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Confused about Docker Commit not saving image

The following is likely a misunderstanding on my part, so any help is appreciated.

I am using the official wordpress:latest image. By default, the docker compose file creates two volumes - one for the database and one for files. I am playing around with running these directly within the container, so have removed the volume statements. For the purposes of this post, let’s not drill down on why :slight_smile: - separate topic. Suffice to say that the instances that do NOT use volumes seem to be much quicker.

After making some initial changes to my WordPress instance (add/remove plugins, etc) I am trying to create images using Docker Commit (one for each container). The commit commands run without errors, the images are created and I can create a docker compose file that successfully launches WordPress from these two new images.

However, the resultant WordPress environment never reflect the changes I made (adding plugins, etc). I just get prompted again as if I am at a fresh WordPress install i.e. the state before I made my plugin changes.

Since I am just starting out with Docker in earnest, I’d like to understand why this is happening. I see a couple of potential explanations.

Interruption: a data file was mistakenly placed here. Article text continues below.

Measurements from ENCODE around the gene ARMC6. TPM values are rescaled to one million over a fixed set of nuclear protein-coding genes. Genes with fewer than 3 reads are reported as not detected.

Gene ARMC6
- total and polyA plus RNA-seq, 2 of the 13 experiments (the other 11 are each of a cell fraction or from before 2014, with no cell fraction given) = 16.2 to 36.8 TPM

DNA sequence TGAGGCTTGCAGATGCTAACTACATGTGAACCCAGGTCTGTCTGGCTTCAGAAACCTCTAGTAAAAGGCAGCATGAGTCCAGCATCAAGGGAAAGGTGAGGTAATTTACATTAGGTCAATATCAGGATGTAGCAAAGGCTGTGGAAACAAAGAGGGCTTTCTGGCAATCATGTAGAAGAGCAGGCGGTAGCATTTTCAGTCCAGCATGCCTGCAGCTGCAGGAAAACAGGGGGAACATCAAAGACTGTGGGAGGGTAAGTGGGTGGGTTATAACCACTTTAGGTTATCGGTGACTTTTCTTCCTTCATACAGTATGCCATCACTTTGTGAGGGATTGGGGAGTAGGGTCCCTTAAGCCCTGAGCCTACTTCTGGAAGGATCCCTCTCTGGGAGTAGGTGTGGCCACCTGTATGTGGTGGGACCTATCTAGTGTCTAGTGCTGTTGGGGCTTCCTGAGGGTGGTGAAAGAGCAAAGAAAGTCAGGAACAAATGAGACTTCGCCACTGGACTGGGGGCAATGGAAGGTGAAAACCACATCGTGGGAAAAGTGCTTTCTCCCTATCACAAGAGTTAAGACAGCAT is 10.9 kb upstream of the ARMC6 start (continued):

1. Do I need to pause or stop containers before I commit to an image or can I apply it to a running container?

  2. Are there any issues with committing to an image using the same image name i.e. essentially updating the image, rather than creating a new one?

Thank you.

You should never run docker commit.

To answer your immediate question, containers that run databases generally store their data in volumes; they are set up so that the data is stored in an anonymous volume even if there was no docker run -v option given to explicitly store data in a named volume or host directory. That means that docker commit never persists the data in a database, and you need some other mechanism to copy the actual data around.

At a more practical level, your colleague can ask questions like “where did this 400 MB tarball come from, why should I trust it, and how can I recreate it if it gets damaged in transit?” There are also good questions like “the underlying database has a security fix I need, so how do I get the changes I made on top of a newer base image?” If you’re diligent you can write down everything you do in a text file. If you then have a text file that says “I started from mysql:5.6, then I ran …” that’s very close to being a Dockerfile. The syntax is straightforward, and Docker has a good tutorial on building and running custom images.

When you need a custom image, you should always describe what goes into it using a Dockerfile, which can be checked into source control, and can rebuild an image using docker build.

For your use case it doesn’t sound like you actually need a custom image. I would probably suggest setting up a Docker Compose YAML file that described your setup and actually stored the data in local directories. The database half of it might look like

version: ‘3’
services:
db:
image: ‘mysql:8.0’
volumes:
- ‘./mysql:/var/lib/mysql/data’
ports:
- ‘3306:3306’
The data will be stored on the host, in a mysql subdirectory. Now you can tar up this directory tree and send that tar file to your colleague, who can then untar it and recreate the same environment with its associated data.